I have a friend, an Iraqi refugee who now lives in Portland, who’s pregnant with a little girl. She and her husband are afraid. How can they raise this girl in America without having her turn out like those girls they see on TV–immoral, immodest, sassy, talking back? They are very interested to meet my daughter Ilsa, 15, and see that I expect her to listen and that she is respectful of me, while at the same time being very capable of expressing herself. Another friend tells me of her own experiences in Baghdad. She wanted to be a doctor and gained entrance to a medical school in another city, but her mother wouldn’t let her go because they didn’t have any family in that town. Would I let Ilsa go to another city to study? Yes, I tell her, and she beams. This is the life she has dreamed of.
Immigrants and refugees face enormous challenges in adjusting to a new place, culture, and lifestyle. I work with Iraqi refugees here in the US and I also lived overseas as an expatriate for nearly 10 years. In other words, I know from personal experience and observation how difficult adaptation to a new culture can be, and how important it is as well. Although Immigration and Adaptation is different than the sort of book we usually review here, I think many people would benefit from learning a bit more about the topic. Given that we live in a time of unprecedented global movements of people, chances are high that you know at least one family in your neighbourhood, that your child has at least one friend at school, who was born in a different country and grew up in a different place, who goes home to eat things like briyani or fufu or baklava instead of spaghetti, pizza or chocolate chip cookies. Or perhaps you yourself are in this situation, perhaps dealing well with some issues and not so well with others.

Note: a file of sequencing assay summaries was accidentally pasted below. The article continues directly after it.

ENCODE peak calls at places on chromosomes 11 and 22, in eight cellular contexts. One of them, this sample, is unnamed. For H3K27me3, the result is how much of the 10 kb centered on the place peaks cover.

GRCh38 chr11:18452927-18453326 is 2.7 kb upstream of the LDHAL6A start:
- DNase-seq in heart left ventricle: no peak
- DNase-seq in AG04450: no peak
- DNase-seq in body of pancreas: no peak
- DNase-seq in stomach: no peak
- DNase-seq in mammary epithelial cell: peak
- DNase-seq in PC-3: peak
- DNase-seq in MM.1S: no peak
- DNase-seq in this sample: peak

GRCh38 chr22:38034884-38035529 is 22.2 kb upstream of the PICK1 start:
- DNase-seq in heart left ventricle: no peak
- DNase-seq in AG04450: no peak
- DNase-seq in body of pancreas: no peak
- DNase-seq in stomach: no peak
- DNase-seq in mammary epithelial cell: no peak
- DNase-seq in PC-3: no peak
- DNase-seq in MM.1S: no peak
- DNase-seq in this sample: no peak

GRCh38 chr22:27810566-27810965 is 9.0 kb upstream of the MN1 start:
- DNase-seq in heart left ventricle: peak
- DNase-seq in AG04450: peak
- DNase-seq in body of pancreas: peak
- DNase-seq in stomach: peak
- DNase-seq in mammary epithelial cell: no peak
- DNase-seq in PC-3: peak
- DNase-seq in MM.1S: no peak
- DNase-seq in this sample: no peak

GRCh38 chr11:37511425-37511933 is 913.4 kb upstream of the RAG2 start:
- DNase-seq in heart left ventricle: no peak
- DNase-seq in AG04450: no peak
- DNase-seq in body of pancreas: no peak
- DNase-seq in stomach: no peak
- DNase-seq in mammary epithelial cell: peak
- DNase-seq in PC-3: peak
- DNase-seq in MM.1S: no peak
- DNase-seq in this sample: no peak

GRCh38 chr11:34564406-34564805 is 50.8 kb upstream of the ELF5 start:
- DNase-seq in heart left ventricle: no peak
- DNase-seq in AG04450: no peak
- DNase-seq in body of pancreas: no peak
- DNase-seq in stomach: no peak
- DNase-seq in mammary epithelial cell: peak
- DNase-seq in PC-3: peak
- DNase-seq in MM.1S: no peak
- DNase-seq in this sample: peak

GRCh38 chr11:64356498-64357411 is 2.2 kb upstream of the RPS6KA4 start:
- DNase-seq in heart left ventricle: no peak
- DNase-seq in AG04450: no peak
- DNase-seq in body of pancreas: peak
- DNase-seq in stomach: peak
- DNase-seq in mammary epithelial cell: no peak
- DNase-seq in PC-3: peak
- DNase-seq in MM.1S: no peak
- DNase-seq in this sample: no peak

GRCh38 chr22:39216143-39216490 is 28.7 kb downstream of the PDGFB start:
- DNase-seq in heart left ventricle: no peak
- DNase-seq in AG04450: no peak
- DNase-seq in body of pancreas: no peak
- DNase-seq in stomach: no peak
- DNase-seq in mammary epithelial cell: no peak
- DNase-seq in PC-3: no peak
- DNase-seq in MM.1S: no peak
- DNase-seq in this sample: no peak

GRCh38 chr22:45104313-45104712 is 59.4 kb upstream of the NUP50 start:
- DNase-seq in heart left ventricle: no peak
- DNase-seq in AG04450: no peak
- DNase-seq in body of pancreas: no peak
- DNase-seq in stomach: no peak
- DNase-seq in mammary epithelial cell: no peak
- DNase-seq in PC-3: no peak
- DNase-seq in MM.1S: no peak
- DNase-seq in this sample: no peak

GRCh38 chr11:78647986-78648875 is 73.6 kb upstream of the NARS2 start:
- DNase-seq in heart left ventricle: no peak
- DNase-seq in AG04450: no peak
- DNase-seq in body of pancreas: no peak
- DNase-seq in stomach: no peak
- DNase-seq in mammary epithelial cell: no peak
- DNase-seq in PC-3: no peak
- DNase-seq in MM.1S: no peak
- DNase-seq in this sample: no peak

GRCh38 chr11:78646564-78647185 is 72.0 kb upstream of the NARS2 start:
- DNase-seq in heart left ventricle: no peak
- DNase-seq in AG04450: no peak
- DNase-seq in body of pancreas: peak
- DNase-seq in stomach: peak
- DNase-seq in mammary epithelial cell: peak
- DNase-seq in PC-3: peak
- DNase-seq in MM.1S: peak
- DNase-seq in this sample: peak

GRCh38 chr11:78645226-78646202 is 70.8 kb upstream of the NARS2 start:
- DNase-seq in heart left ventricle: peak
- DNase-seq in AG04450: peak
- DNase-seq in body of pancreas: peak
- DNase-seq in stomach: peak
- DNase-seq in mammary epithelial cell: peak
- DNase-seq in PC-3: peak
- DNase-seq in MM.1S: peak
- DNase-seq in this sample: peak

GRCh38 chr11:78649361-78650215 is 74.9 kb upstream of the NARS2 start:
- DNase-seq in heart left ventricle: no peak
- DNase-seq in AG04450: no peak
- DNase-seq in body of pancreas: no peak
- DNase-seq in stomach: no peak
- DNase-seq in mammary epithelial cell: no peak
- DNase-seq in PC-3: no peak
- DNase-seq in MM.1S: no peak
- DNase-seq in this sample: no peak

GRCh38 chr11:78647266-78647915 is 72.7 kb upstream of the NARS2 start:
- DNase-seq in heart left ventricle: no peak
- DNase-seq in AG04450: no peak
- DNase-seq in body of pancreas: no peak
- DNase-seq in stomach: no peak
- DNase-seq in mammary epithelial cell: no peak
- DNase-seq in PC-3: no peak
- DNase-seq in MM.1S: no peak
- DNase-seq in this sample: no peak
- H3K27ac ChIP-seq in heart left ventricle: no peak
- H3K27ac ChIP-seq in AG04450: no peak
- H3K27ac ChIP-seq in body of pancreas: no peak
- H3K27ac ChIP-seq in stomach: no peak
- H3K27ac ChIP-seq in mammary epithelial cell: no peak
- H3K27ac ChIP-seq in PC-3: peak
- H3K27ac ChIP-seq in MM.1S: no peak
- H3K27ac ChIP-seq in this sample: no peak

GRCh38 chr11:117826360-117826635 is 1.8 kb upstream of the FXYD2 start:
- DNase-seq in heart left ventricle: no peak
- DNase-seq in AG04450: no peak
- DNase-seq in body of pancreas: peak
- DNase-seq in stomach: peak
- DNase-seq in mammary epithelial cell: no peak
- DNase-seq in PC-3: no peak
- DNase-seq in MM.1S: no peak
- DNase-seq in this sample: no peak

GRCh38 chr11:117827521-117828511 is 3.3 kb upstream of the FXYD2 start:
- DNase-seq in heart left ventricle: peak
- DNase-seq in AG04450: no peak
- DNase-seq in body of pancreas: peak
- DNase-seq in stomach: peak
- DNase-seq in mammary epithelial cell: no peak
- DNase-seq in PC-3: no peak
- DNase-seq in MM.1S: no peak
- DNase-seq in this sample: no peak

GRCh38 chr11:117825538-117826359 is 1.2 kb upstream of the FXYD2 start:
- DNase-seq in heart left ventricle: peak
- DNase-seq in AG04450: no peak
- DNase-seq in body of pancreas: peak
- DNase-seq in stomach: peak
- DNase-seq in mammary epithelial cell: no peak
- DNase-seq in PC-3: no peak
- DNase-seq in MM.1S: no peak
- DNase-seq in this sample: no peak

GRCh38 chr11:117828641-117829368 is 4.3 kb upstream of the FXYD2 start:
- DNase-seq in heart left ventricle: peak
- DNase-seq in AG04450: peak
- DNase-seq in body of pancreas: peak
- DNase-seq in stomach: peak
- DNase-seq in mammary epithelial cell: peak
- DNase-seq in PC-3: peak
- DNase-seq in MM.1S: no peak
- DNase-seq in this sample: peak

Haskell G. Edwards is an immigrant himself, and he tells his readers stories of his own experience. This book grew out of a series of workshops and lectures he gives around the country. He’s fond of saying, “Immigrants are transplants from motherland to adoptedland. They adapt, blossom, and flourish or else they stunt, wilt, stultify and are deluged–misfits–comfortable neither there nor here. Adaptation is a must.”(11, 29, etc)
Edwards’ book is geared towards those moving to North America, specifically the US or Canada. He gives practical advice on how to deal with a variety of issues, from how parenting will change, to challenges between children adapting faster (or differently) than their parents, and more. He recognizes that for many families, the woman has gained status and the man has lost it, and he looks honestly at the confusion and pain that can result. Immigration and Adaptation is a highly readable combination of personal memoir and practical help, advice and guidance.
- The Challenge of Parenting in a New Culture
- Building Spousal Relationships in a New Culture
- Resolving Family Conflicts without Hostility
- Creative Economics for Immigrant Families
- Stability and the Drive to Excellence
Edwards has a doctor of ministry degree, and he uses Scripture and biblical principles in areas such as dealing with conflict and the importance of learning to express one’s feelings. However, I do feel this book is appropriate for anyone from any background, and I’m looking forward to introducing it to some of my Muslim friends. Not only is it full of practical advice, but there are useful tools in it as well, such as a family wellness test, charts to help recognize communication patterns, tips on making a monthly budget and sticking to it, and more. Edwards recognizes the importance of grief as well; how, in order to move forward, it is necessary to recognize the good and the bad of what we’re leaving behind.
Immigration and Adaptation is a practical book that could be a help to a variety of readers. I know I’ll be using it and recommending it to many people.
This post is part of the book tour for Immigration and Adaptation: How Immigrant Families Excel in North America. Visit the official blog tour site to read other reviews, or check out the author’s page here.
Elizabeth lived in Europe and Northwest Africa for nearly 10 years, and now she assists Iraqi refugees in adapting to their new homeland, which she loves doing. She’s made many new friends, and consistently eats far too much and stays up way too late. Learn more at her blog Planet Nomad.